Wednesday, May 30, 2007

OSPF - Wild Card Mask

Open Shortest Path First (OSPF) is an open standard, internal routing protocol, capable of supporting large network spanning multiple sites. Routers running OSPF are aware of their network topology; they get update of changes in the network through HELLO packets.

Some of OSPF's strengths include:

It converges quickly, compared to distance-vector protocol.
Routing update packets are small, and only reflect the change (it doesn't send the whole routing table).
It's not prone to routing loops.
It scales very well for large networks.
Bandwidth is taken into account when it selects a link to install in the routing table.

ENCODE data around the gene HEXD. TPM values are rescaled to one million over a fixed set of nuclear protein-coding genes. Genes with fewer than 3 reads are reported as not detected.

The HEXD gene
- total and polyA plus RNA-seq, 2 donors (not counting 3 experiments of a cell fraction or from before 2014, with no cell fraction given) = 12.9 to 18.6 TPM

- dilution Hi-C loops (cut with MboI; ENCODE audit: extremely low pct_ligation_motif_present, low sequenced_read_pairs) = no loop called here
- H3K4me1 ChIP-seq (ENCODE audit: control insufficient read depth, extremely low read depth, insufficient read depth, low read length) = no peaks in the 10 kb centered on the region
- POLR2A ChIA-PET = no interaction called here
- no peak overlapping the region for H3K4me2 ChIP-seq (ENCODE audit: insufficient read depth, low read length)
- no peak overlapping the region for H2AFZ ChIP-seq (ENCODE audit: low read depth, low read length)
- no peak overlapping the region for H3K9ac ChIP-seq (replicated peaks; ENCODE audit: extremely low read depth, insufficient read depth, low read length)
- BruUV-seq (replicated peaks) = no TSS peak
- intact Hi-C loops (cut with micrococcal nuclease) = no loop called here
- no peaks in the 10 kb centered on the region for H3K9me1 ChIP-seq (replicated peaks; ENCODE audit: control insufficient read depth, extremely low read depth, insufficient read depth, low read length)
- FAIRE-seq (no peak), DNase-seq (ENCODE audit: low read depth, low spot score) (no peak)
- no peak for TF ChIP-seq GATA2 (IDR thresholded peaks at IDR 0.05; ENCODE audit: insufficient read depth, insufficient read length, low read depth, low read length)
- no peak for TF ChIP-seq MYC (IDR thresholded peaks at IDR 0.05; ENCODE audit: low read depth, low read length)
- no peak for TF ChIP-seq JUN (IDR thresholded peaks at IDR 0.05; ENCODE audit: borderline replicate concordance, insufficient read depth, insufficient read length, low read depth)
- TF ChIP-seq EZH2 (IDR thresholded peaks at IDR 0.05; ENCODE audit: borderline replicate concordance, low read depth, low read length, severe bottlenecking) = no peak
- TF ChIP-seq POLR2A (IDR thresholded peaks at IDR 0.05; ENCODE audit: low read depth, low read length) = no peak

It support Variable-Length Subnet Masks (VLSM)

While many people get confused by the Wild Card Mask that is required in the Network statement, I find it's not that difficult at all.

Let's say you need to advertise the network and wants to find the wild card mask. All you have to do is take 255 and subtract each octet of the subnet mask. So in this case you would advertise the network as:

Router(config)# router ospf {process number}
Router(config-router)# network area 0

Where do you get the Using the rule above, you take 255 - 255 = 0 (in the first 3 octets) and 255 - 252 = 3 (in the last octet). See, it's not that hard to find the wild card mask at all.

Where do I get 255 from, you ask? Each octet is made up of 8 bits and 255 is the maximum value that 8 bits can hold.

Here are some common OSPF commands that are very useful in checking the status of OSPF configuration:

show ip ospf
show ip ospf neighbor
show ip ospf interface
show ip route ospf

Further readings:

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